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Is there a way to track changes in Windows registry? I'd like to see what changes in the registry are made during installation of various programs.

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9 Answers 9

up vote 21 down vote accepted

Can monitor registry changes made by specific program.

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It's awesome piece of software. Why not much UPs? :D – recmund Jan 21 '13 at 18:56
it's a much younger answer than the Process Monitor ... – sumek Apr 4 '13 at 15:30

Process Monitor allows you to monitor file and registry activity of various processes.

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But how to do that? Using some instruction like this one: ? – Bohdan Kuts Sep 9 at 8:31

I concur with Franci, all Sysinternals utilities are worth taking a look (Autoruns is a must too), and Process Monitor, which replaces the good old Filemon and Regmon is precious.

Beside the usage you want, it is very useful to see why a process fails (like trying to access a file or a registry key that doesn't exist), etc.

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A straightforward way to do this with no extra tools is to export the registry to a text file before the install, then export it to another file after. Then, compare the two files.

Having said that, the Sysinternals tools are great for this.

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There are a few different ways. If you want to do it yourself on the fly WMI is probably the way to go. RegistryKeyChangeEvent and its relatives are the ones to look at. There might be a way to monitor it through __InstanceCreationEvent, __InstanceDeletionEvent and __InstanceModificationEvent classes too.

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Regarding WMI and Registry:

There are three WMI event classes concerning registry:

  • RegistryTreeChangeEvent
  • RegistryKeyChangeEvent
  • RegistryValueChangeEvent

Registry Event Classes

But you need to be aware of these limitations:

  • With RegistryTreeChangeEvent and RegistryKeyChangeEvent there is no way of directly telling which values or keys actually changed. To do this, you would need to save the registry state before the event and compare it to the state after the event.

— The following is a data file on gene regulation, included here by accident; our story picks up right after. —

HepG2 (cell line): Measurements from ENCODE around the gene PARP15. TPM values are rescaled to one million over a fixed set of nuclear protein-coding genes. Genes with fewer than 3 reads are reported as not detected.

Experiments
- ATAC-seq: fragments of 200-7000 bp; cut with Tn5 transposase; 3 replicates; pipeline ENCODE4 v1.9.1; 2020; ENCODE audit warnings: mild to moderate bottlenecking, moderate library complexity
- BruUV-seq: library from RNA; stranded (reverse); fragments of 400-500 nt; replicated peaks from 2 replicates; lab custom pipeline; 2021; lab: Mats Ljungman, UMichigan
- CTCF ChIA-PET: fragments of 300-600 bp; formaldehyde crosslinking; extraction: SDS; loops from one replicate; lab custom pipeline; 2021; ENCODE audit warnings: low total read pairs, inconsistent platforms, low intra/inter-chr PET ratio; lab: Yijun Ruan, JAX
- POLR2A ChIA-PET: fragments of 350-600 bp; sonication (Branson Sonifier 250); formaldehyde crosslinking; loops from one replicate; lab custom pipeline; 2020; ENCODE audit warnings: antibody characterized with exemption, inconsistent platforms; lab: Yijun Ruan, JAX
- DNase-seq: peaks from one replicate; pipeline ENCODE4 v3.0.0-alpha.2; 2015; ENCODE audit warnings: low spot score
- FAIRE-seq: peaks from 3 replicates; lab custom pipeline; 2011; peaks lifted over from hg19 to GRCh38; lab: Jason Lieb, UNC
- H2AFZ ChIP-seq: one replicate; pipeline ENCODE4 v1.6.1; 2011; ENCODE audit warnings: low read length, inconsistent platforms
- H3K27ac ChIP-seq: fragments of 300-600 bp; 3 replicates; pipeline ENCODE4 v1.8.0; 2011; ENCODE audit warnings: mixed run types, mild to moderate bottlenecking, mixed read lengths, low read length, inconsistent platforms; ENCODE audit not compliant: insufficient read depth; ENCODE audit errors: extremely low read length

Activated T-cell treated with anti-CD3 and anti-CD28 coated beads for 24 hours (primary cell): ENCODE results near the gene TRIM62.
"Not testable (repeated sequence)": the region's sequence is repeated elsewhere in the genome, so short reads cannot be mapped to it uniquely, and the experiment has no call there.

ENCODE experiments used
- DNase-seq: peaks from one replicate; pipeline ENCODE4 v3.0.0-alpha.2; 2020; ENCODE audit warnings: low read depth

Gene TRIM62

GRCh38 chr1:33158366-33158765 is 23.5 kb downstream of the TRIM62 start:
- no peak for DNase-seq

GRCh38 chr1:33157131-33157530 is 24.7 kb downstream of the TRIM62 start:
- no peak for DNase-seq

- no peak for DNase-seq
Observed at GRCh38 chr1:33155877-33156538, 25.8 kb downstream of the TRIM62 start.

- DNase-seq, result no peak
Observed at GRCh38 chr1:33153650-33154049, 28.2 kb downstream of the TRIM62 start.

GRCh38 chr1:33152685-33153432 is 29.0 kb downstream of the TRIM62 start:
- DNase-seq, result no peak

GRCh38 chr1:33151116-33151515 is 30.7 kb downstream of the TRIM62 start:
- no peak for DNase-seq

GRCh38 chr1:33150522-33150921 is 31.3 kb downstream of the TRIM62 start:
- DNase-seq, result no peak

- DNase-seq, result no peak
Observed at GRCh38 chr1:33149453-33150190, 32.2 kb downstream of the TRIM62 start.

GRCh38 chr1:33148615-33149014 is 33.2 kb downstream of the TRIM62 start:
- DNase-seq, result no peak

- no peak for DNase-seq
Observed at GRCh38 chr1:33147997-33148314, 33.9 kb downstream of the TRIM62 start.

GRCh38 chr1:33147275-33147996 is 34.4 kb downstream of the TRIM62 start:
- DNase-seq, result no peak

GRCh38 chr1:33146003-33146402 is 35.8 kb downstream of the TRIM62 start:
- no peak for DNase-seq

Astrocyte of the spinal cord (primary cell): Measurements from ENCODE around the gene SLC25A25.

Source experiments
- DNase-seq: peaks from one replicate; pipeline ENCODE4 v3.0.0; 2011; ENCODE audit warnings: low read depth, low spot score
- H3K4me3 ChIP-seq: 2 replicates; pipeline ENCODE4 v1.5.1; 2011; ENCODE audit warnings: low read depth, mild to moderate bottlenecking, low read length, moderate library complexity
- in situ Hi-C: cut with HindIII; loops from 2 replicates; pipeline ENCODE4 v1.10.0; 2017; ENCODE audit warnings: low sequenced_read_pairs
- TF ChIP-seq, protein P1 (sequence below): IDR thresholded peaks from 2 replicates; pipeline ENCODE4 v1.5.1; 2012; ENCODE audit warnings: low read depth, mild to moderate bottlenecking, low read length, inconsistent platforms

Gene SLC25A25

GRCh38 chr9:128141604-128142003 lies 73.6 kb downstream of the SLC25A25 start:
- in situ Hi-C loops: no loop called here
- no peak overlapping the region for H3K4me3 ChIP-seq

• You can't use these classes with HKEY_CLASSES_ROOT or HKEY_CURRENT_USER hives. You can overcome this by creating a WMI class to represent the registry key to monitor:

Defining a Registry Class With Qualifiers

and use it with __InstanceOperationEvent derived classes.

So using WMI to monitor the Registry is possible, but less then perfect. The advantage is that it is possible to monitor the changes in 'real time'. Another advantage could be WMI permanent event subscription:

Receiving Events at All Times

a method to monitor the Registry 'at all times', ie. event if your application is not running.

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PhiLho has mentioned AutoRuns in passing, but I think it deserves elaboration.

It doesn't scan the whole registry, just the parts containing references to things which get loaded automatically (EXEs, DLLs, drivers etc.) which is probably what you are interested in. It doesn't track changes but can export to a text file, so you can run it before and after installation and do a diff.

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There is a python-hids called sobek ( ) that is able to monitor some parts of the SO. It's working fine for my for monitoring file changes, and although the doc sais that it's able to monitor registry changes it does not work for me.

Good piece of software for easily deplay a python based hids.

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We can easily track registry changes by using built-in Windows Auditing, for more info, read this article:

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